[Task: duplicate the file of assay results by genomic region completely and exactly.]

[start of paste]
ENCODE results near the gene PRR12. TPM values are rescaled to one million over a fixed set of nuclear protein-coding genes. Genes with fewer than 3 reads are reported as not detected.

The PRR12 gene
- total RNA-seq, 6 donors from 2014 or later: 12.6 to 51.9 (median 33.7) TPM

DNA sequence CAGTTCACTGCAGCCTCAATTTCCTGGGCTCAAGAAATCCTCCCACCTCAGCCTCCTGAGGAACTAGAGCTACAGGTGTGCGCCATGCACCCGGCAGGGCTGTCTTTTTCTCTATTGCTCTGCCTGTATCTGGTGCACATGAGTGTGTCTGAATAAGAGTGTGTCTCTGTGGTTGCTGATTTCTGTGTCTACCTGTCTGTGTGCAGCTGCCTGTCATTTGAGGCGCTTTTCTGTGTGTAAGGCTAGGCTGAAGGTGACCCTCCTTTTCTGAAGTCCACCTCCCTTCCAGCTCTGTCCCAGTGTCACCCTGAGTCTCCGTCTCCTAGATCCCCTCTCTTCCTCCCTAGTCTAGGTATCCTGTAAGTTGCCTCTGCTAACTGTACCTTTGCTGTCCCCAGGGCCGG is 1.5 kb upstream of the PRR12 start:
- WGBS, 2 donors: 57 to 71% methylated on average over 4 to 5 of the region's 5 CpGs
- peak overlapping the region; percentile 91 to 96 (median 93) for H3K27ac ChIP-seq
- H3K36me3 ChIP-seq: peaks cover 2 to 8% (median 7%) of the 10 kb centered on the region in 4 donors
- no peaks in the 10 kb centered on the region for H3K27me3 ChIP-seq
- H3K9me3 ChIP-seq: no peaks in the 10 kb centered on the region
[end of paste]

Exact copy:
ENCODE results near the gene PRR12. TPM values are rescaled to one million over a fixed set of nuclear protein-coding genes. Genes with fewer than 3 reads are reported as not detected.

The PRR12 gene
- total RNA-seq, 6 donors from 2014 or later: 12.6 to 51.9 (median 33.7) TPM

DNA sequence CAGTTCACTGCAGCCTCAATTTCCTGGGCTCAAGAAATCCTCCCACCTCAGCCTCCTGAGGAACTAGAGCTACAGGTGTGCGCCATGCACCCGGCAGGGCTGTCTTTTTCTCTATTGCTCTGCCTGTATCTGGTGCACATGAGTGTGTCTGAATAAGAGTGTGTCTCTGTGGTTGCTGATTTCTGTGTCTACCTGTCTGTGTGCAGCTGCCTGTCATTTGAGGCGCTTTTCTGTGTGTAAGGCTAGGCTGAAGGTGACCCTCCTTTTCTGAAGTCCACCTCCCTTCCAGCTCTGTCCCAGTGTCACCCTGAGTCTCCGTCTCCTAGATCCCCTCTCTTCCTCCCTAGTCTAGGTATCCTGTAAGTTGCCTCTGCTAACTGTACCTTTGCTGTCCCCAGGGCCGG is 1.5 kb upstream of the PRR12 start:
- WGBS, 2 donors: 57 to 71% methylated on average over 4 to 5 of the region's 5 CpGs
- peak overlapping the region; percentile 91 to 96 (median 93) for H3K27ac ChIP-seq
- H3K36me3 ChIP-seq: peaks cover 2 to 8% (median 7%) of the 10 kb centered on the region in 4 donors
- no peaks in the 10 kb centered on the region for H3K27me3 ChIP-seq
- H3K9me3 ChIP-seq: no peaks in the 10 kb centered on the region